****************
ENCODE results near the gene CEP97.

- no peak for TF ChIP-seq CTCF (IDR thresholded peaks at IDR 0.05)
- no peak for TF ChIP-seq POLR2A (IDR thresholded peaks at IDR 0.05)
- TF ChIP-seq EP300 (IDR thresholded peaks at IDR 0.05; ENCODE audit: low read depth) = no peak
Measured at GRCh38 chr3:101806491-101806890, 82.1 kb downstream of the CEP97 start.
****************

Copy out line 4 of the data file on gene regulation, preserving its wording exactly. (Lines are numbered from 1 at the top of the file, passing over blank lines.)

- TF ChIP-seq EP300 (IDR thresholded peaks at IDR 0.05; ENCODE audit: low read depth) = no peak